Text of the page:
Taliban suicide bombers kill 7 in Kabul, wound 21

Taliban suicide bombers struck two buses carrying Afghan soldiers in Kabul early today, killing seven people and wounding 21, just a day after the signing of a key US-Afghan security pact.

Kabul: Taliban suicide bombers struck two buses carrying Afghan soldiers in Kabul early today, killing seven people and wounding 21, just a day after the signing of a key US-Afghan security pact.

The long-awaited deal allows US forces to remain in the country past the end of 2014, ending the uncertainty over the fate of foreign troops supporting Afghans as they take over the fight against the Taliban insurgency.

Today's attacks involved two suicide bombers targeting buses carrying Afghan troops in the country's capital. The first attacker hit a bus with Afghan National Army officers in west Kabul, killing seven and wounding 15, said the city's criminal investigation police chief Mohammad Farid Afzali.

The second attacker, who was also on foot, blew himself up in front of a bus in northeastern Kabul, wounding at least six army personnel, Afzali said.

Taliban spokesman Zabihullah Mujahid claimed responsibility for the attacks, saying the security pact with America has only motivated the group and given the Taliban "more morale" to fight the enemy.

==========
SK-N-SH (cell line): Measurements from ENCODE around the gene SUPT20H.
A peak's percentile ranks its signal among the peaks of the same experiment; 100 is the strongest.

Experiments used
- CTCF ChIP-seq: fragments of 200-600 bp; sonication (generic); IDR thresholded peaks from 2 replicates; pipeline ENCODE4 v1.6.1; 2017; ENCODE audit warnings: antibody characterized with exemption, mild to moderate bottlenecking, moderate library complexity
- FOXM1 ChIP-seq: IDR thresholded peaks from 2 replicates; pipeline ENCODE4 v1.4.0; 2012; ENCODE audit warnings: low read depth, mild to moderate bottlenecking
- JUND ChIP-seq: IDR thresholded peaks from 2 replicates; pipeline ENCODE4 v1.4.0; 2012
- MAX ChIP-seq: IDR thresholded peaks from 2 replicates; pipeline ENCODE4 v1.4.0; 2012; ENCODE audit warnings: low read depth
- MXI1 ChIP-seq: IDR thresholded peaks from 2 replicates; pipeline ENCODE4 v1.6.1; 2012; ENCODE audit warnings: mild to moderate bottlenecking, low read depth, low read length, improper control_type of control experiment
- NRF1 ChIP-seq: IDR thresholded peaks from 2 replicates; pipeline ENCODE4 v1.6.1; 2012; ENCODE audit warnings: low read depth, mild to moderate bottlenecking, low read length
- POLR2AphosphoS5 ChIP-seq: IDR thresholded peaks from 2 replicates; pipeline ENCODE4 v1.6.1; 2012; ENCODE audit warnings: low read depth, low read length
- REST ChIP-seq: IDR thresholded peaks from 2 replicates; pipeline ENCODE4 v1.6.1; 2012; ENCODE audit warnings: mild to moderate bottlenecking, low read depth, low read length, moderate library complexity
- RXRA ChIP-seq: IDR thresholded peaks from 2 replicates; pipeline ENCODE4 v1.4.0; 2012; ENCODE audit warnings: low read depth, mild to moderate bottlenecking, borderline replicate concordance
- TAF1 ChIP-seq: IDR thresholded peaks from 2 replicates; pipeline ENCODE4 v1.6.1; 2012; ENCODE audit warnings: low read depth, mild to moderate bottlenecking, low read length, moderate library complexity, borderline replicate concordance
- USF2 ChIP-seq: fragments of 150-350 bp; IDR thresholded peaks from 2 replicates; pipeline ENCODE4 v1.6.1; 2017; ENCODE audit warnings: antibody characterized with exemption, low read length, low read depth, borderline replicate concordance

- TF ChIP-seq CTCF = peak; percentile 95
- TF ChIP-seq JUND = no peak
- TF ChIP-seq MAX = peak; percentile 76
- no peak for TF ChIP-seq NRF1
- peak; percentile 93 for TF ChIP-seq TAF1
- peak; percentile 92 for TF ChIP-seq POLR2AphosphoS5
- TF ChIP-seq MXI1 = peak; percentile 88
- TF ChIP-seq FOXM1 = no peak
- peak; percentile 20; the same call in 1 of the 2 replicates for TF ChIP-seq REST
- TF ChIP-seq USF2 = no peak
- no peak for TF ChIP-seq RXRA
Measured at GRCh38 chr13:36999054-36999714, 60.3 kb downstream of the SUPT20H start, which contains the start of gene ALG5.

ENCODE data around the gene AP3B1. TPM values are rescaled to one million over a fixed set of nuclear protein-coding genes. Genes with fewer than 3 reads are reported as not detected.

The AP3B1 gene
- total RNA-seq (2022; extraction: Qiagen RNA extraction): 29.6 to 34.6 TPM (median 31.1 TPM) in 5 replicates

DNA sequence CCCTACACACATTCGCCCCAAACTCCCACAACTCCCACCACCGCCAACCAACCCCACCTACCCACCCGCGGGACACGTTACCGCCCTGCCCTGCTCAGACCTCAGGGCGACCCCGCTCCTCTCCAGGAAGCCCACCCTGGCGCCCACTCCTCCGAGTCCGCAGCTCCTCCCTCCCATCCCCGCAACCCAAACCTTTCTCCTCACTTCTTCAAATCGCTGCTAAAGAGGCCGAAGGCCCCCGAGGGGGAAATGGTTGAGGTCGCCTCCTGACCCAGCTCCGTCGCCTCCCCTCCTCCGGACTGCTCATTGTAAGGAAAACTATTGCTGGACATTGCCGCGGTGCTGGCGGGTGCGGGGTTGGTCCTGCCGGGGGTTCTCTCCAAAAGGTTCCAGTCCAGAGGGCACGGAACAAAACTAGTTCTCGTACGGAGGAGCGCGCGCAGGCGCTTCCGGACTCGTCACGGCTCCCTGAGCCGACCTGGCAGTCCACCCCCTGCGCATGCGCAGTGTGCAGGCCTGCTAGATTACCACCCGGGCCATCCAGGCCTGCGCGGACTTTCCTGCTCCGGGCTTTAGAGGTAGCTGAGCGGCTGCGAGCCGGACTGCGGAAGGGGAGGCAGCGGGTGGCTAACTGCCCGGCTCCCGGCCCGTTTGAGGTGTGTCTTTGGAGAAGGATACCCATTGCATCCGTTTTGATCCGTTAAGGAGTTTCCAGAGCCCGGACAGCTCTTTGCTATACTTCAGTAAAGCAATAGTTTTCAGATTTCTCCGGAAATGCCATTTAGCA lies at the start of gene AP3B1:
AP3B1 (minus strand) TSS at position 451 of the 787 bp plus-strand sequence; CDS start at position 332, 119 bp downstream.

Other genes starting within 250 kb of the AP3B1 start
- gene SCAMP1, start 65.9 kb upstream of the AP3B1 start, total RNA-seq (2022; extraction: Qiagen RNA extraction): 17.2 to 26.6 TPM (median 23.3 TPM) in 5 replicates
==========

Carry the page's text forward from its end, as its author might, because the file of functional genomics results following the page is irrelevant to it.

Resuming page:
"They need to give more sacrifices to make their homeland free," Mujahid said, referring to Taliban fighters.

In a separate statement to media, the Taliban denounced the Bilateral Security Agreement as an "American plot" and said that "such fake documents will never hold back the lawful jihad," or holy war.

In Kabul, dozens of Afghan security forces sealed off the attack sites, littered with broken glass, as military ambulances took the victims to hospital. Worried Afghans passed by, on their way to work.

Under the security pact, along with a separate deal signed with NATO, about 10,000 American troops and several thousand more from other NATO countries will stay to train and advise Afghan forces after the international combat mission ends on December 31.

More than a decade after US forces helped topple the Taliban in the wake of the September 11 attacks, Afghanistan is still at war with the Islamic militant group, which regularly carries out attacks, mainly targeting security forces.

There are also serious questions about the ability of the Afghan security forces to take on the militants, even with a residual US force remaining in the country.

In other violence, two police officers were killed when a suicide bomber targeted a police vehicle late yesterday in Lashkar Gah, the capital of southern Helmand province. Five policemen were also wounded in the attack, Omar Zwak, the spokesman for the provincial governor said today.